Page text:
|Why Does Our Lord Keep Testing the Faith of the Faithful?
The First Friday of Advent.
Lessons from the feria, according to the ordinary form of the Roman Rite:
• Isaiah 29: 17-24.
• Psalm 27: 1, 4, 13-14.
• Matthew 9: 27-31.
The Third Class Feast of Saint Bibiana, Virgin & Martyr; and, the Commemoration of the First Friday of Advent.*
Lessons from the common "Me expectavérunt…" of Virgins for a Virgin Martyr, according to the extraordinary form of the Roman Rite:
• Ecclesiasticus 51: 13-17.
• Psalm 45: 6, 5.
• Matthew 13: 44-52.
The Twenty-Eighth Friday after Pentecost, the Third of Philip's Fast; the Feast of the Holy Prophet Habakkuk; and, the Remembrance of the Passing of the Blessed Confessor Ivan Slezyuk, Bishop of Ivano-Frankivsk.**
Lessons from the pentecostarion, according to the Ruthenian recension of the Byzantine Rite:
• Hebrews 7: 18-25.
• Luke 20: 19-26.
8:17 AM 12/2/2016 — It is the First Friday of the month, and, as is our custom here at the Shrine, we will expose the Blessed Sacrament after Holy Communion today, and pray together a Litany. Since this is our first First Friday since the close of the Holy Year, I’ve decided to pay tribute to that year-long event which was so meaningful to us by using today the Litany of Mercy. The rest of the time will be yours to speak with our Blessed Lord, during which I’ll be available for more confessions, and we will conclude with Benediction at one-thirty.
Today's Gospel lesson is simplicity itself, and doesn't require much of a homily, except to say this: before curing the two blind men who are pursuing Him, our Lord asks them a question: “Do you believe that I can do this?” (Matt. 9: 28 NABRE). It seems odd—doesn't it?— that He should ask this. After all, why would they ask Him if they didn't already believe He could do it? But, remember, our Lord rarely performs a cure without some sort of lesson to go along with it; and, in this case, the lesson is about faith. Clearly, they had it, otherwise they wouldn't have approached Him; but, He forced them to bear witness to it. He made them speak it out loud to illustrate to them—and to us—that the gift of faith is not something private for ourselves alone, but must proclaimed.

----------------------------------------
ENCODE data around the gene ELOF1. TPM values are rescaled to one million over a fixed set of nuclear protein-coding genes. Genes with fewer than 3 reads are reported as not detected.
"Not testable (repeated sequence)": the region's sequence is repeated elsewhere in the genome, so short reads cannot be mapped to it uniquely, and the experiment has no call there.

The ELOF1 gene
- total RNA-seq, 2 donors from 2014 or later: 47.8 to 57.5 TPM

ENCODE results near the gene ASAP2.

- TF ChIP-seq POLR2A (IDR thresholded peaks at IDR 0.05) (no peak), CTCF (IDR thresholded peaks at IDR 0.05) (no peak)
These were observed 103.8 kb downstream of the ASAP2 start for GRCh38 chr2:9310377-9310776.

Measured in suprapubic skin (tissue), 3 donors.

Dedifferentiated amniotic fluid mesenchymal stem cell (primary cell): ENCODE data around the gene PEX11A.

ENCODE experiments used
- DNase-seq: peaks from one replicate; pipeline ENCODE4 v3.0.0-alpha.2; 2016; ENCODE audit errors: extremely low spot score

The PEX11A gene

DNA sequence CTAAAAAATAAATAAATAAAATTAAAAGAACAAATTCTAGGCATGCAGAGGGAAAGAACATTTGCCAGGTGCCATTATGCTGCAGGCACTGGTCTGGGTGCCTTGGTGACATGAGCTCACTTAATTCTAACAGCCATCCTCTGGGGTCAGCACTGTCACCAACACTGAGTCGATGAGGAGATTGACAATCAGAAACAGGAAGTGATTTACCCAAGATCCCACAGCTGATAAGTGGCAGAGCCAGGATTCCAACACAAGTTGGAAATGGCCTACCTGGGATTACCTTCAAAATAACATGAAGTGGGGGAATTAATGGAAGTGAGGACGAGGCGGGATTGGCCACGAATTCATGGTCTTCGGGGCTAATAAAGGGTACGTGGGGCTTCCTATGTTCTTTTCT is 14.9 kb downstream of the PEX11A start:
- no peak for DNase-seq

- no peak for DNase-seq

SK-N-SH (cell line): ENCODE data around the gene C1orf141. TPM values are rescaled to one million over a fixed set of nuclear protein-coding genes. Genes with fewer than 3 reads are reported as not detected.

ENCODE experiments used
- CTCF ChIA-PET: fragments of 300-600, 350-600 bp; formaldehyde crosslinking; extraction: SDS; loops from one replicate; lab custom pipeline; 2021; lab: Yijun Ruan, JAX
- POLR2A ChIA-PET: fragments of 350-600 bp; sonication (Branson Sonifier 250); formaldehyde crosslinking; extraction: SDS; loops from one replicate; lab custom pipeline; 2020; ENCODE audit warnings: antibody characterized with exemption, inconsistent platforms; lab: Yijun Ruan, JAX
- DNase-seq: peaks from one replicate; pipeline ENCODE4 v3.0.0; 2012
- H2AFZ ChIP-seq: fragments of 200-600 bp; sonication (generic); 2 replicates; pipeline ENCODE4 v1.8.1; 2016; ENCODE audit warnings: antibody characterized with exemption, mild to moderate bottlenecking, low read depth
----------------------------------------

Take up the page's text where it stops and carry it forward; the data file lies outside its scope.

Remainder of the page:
Our faith is not something that has been given to us for our own personal consolation; it is a call to action, a call to evangelization. The faith we posses defies the laws of physics: it increases in us the more we give it away to others.
At the end of the lesson, our Lord commands them to say nothing to anyone about what He's done, and we've spoken about this “messianic secret” before which often follows our Lord's cures; but, I tend to think that, in this case, our Lord is imposing this requirement on them tongue-in-cheek. After all, He's just forced them to make a public Act of Faith as a prerequisite for the cure; I can't imagine He's now asking them to take it back. I think what He's doing is just throwing them an additional challenge to test them, to see whether the gift of healing He's given them has healed them in spirit as well as in body. And it did, because, as the Gospel says, “…they went out and spread the word of him through all that land” (v. 31 NABRE). Mission accomplished. Not only did they receive the greatest of gifts from our Blessed Lord, but they spread what they had received to others.
May we never shy away from telling everyone we meet about the great gift of faith that we have received.
* In the extraordinary form during Advent, whenever a feast is observed, the feria is commemorated, but a Mass is not permitted for this commemoration; rather, the commemoration is made at Mass by an additional Collect, Secret and Postcommunion added to those of the feast. The commemoration is made at Lauds and Vespers by adding an additional antiphon, verse and Collect to those of the feast.
St. Bibiana was martyred under Julian the Apostate in the year 363.
** Cf. the first paragraph of the first footnote attached to the post here for an explanation of Philip's Fast. Today is the third Friday of Philip's Fast because the season began on a Tuesday.
Habakkuk (or Habacuc) lived toward the end of the 7th century BC. He foretold the ruin of the Temple and the destruction of Jerusalem and, like Nahum, the punishment of Niniveh.
Blessed Ivan Slezyuk was born on January 14, 1896, at the village of Zhyvachiv, in the Ukrainian region of Stanislaviv, now called Ivano-Frankivsk. Ordained in 1923, he became Coadjutor of Stanislaviv, and was arrested by the Bolsheviks at exactly the time that his predecessor, Bishop Khomysyn, died in a prison in Kiev. Himself imprisoned and released several times, he died on this day in Stanislaviv in 1973, and was beatified by Pope Saint John Paul II on June 27th, 2001, together with 24 other Ukrainian victims of the Soviet regime.